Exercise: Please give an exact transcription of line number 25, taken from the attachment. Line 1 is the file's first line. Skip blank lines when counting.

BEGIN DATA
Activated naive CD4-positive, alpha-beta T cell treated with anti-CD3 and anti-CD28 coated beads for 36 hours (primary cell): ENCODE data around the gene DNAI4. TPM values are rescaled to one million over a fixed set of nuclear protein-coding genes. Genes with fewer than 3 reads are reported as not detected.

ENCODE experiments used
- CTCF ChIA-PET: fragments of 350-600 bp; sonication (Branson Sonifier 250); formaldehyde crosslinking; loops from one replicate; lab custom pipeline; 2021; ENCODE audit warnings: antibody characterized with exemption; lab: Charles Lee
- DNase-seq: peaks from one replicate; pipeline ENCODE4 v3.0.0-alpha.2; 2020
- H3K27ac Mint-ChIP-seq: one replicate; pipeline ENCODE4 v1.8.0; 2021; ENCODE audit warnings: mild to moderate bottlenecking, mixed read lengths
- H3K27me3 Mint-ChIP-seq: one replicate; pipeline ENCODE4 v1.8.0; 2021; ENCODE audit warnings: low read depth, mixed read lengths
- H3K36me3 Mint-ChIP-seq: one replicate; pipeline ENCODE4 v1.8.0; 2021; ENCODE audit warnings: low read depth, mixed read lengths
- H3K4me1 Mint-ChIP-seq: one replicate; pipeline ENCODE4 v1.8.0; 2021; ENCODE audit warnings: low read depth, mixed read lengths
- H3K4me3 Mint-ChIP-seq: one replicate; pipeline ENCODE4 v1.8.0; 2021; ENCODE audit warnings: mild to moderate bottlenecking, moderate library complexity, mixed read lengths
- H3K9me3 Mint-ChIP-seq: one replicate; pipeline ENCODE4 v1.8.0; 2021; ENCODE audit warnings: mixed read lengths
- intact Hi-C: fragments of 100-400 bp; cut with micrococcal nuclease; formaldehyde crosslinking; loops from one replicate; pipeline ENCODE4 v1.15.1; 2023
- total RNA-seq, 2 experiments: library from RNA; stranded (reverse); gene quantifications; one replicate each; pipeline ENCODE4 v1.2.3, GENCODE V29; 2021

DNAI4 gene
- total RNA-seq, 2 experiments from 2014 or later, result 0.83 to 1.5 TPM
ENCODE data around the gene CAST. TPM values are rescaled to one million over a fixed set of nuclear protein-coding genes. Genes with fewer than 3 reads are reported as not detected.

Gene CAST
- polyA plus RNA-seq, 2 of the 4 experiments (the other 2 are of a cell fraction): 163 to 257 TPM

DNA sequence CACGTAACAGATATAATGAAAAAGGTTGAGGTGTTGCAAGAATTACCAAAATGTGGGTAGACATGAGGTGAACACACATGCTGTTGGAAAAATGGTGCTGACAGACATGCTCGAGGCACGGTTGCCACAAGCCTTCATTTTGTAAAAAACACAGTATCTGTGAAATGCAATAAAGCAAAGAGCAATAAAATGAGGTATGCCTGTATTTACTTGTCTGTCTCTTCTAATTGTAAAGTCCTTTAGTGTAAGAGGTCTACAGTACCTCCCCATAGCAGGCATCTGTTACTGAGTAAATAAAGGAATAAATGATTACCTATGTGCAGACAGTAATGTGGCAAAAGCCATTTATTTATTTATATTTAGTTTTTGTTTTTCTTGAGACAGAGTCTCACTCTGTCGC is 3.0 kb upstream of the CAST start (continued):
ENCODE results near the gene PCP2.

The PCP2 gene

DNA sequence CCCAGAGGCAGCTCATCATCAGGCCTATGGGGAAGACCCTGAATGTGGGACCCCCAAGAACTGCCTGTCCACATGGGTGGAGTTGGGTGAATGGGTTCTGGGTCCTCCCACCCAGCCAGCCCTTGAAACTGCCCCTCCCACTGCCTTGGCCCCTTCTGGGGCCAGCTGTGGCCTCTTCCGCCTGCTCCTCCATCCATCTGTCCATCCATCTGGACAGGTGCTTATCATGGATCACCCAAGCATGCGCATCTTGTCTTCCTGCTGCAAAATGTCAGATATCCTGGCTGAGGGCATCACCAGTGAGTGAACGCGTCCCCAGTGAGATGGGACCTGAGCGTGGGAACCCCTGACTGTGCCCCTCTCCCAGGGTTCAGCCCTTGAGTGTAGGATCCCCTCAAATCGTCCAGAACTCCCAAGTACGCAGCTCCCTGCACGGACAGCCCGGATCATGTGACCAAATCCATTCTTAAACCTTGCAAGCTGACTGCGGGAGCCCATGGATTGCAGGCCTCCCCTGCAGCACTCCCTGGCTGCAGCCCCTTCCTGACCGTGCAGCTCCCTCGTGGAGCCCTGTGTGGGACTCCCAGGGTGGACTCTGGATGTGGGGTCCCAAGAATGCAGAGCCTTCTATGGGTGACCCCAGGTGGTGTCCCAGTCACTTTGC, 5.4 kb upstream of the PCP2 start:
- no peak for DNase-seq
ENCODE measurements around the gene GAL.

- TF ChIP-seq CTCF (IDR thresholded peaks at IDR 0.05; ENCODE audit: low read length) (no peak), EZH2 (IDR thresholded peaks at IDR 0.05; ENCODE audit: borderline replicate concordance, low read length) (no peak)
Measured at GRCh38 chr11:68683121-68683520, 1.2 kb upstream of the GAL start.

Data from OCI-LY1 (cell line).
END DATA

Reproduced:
Measured at GRCh38 chr11:68683121-68683520, 1.2 kb upstream of the GAL start.